The US trade deficit for all of 2022 rose 12.2% to $948.1 billion, the widest gap on record, as the US continued to depend heavily on imports from other countries to meet domestic demand.
As The Wall Street Journal reports, exports also rose last year as global demand for American-made products picked up (but a soaring USDollar last year drove up the cost of American goods, exaggerating the annual deficit).
Global demand for U.S. exports has eased, Gregory Daco, chief economist, Ernst & Young LLP, said, adding imports are likely to come “under increased pressure in an environment where consumer spending and business investment growth are moderating,” he added.
Perhaps most notably, Bloomberg reports that trade in goods between the US and China climbed to a record in 2022, keeping the world’s two biggest economies deeply connected despite their governments’ efforts to forge separate paths amid a range of geopolitical tensions.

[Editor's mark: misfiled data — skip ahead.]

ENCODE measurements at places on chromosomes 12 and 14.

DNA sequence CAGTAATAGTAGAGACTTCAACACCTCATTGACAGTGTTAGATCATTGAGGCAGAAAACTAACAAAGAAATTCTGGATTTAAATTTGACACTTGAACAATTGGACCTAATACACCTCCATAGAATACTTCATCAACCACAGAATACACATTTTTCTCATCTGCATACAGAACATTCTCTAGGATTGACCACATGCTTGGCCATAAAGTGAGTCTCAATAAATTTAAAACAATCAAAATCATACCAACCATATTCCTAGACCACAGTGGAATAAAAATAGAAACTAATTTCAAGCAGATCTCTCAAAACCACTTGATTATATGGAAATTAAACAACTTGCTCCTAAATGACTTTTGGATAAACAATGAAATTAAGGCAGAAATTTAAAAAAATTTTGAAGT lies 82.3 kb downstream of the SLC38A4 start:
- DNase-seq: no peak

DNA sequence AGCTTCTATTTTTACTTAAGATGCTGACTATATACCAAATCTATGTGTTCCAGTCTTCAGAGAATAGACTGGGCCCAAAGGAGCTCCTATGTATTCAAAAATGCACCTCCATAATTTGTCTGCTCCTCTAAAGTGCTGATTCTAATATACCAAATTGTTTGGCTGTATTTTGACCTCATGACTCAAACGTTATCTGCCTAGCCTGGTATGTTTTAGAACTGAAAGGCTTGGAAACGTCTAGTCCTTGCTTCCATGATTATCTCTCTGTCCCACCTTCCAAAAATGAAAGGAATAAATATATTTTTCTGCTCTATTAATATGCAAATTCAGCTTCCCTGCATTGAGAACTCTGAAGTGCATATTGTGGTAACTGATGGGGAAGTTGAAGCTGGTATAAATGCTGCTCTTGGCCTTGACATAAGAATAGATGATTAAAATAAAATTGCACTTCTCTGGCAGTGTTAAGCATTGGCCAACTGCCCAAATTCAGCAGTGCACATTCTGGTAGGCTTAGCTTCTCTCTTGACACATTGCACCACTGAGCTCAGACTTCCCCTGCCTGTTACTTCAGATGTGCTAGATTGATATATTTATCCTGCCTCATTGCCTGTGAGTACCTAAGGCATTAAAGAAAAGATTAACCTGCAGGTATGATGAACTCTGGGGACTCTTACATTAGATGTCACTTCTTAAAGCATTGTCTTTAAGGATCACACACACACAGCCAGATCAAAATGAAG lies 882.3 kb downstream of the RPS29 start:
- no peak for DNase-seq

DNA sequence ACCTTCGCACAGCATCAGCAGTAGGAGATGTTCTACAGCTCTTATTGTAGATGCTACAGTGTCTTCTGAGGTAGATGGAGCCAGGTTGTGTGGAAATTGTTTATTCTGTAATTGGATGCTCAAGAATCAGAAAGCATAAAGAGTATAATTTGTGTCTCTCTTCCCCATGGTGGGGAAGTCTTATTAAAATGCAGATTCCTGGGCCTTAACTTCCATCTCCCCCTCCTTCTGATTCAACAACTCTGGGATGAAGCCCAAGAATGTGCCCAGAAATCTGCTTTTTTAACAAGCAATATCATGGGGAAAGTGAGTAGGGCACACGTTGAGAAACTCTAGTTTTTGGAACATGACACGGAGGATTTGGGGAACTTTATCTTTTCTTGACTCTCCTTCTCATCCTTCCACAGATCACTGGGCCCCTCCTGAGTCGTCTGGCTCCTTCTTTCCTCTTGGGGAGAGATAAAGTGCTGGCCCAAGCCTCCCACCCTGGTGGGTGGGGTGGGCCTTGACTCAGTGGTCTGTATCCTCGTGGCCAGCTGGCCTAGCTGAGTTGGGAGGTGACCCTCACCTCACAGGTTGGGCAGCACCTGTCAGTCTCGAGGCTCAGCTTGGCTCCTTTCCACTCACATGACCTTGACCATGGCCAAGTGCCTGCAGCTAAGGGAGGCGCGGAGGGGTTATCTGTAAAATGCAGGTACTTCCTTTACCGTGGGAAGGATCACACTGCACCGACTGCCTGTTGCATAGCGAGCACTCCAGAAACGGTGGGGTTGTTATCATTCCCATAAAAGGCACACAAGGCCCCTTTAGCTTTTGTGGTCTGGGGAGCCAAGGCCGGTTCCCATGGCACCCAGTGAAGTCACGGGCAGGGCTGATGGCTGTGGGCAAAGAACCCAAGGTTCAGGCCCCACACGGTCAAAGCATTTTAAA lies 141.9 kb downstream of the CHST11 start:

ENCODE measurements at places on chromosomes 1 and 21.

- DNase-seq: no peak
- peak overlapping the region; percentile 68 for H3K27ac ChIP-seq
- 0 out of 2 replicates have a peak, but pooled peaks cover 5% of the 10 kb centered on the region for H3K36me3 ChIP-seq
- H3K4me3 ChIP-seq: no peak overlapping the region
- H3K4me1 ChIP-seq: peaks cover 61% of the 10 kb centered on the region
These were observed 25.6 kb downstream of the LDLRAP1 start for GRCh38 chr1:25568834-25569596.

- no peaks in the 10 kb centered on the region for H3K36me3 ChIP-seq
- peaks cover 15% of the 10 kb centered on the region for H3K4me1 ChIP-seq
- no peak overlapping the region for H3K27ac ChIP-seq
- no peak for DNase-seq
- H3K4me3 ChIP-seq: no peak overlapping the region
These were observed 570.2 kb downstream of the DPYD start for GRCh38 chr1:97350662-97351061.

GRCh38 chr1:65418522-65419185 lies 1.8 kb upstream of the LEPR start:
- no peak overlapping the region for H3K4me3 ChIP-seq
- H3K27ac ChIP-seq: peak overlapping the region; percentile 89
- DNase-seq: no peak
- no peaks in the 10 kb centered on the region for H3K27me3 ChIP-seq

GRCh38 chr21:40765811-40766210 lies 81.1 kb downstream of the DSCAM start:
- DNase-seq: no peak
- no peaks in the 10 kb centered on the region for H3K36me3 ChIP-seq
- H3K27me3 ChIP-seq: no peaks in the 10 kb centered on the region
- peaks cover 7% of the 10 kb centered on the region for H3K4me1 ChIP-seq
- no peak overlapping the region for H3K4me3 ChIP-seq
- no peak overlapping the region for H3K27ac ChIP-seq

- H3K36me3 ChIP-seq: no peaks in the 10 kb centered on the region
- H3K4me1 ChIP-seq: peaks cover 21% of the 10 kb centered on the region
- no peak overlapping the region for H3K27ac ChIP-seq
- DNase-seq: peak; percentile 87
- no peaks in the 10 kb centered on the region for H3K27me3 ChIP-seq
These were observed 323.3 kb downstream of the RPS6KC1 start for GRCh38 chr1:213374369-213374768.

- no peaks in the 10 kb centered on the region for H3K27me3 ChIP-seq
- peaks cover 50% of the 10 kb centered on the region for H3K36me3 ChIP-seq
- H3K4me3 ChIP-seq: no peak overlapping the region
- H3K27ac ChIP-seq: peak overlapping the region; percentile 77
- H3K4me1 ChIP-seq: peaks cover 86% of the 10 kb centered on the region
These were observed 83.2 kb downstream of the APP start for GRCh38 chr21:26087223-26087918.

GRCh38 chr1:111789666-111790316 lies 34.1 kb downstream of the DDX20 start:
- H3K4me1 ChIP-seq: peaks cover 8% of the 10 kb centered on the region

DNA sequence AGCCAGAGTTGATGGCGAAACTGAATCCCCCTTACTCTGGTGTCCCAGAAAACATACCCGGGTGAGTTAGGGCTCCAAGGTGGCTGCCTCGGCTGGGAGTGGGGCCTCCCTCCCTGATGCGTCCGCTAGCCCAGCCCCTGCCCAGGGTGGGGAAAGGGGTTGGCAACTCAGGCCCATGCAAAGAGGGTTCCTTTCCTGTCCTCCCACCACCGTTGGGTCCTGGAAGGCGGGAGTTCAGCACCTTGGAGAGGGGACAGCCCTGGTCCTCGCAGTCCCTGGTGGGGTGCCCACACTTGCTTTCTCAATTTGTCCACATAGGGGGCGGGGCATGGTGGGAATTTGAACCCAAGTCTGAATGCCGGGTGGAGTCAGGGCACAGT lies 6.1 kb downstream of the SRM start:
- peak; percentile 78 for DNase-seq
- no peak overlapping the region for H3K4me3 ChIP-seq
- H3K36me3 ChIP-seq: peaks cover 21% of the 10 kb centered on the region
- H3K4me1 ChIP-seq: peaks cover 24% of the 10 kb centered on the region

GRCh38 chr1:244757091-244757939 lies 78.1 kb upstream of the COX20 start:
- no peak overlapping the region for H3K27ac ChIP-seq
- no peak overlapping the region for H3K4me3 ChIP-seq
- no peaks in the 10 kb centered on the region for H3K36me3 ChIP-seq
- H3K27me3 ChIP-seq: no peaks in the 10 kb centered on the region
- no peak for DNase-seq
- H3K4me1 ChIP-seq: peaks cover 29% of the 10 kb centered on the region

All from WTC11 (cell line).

Total merchandise trade between the two countries rose to $690.6 billion last year, exceeding the record set in 2018, Commerce Department data showed Tuesday. we do note that the data are not adjusted for inflation.
The annual goods-trade deficit with China widened 8% to $382.9 billion, the biggest on record after the $419.4 billion shortfall in 2018.
The value of merchandise exports to China climbed to an all-time high of $153.8 billion, while imports increased to $536.8 billion, just under the record set in 2018.
The commercial relationship between the economic rivals showed few signs of unraveling despite the ongoing tensions…
“It shows that consumers have minds of their own,” said William Reinsch, who served as a top Commerce official in the Clinton administration and is now a senior adviser at the Center for Strategic and International Studies, a Washington-based think tank.
“At the market level, we’re still doing a lot of business, despite the efforts of both governments. The macro relationship hasn’t changed that much; we’re still trading a lot.”
Finally, we note that international commerce weakened across the globe at the end of the year. Trade trends reflect a normalization of commerce as the impact of the pandemic fades, Daco concluded: “Both supply and demand are rebalancing after a massive shock.”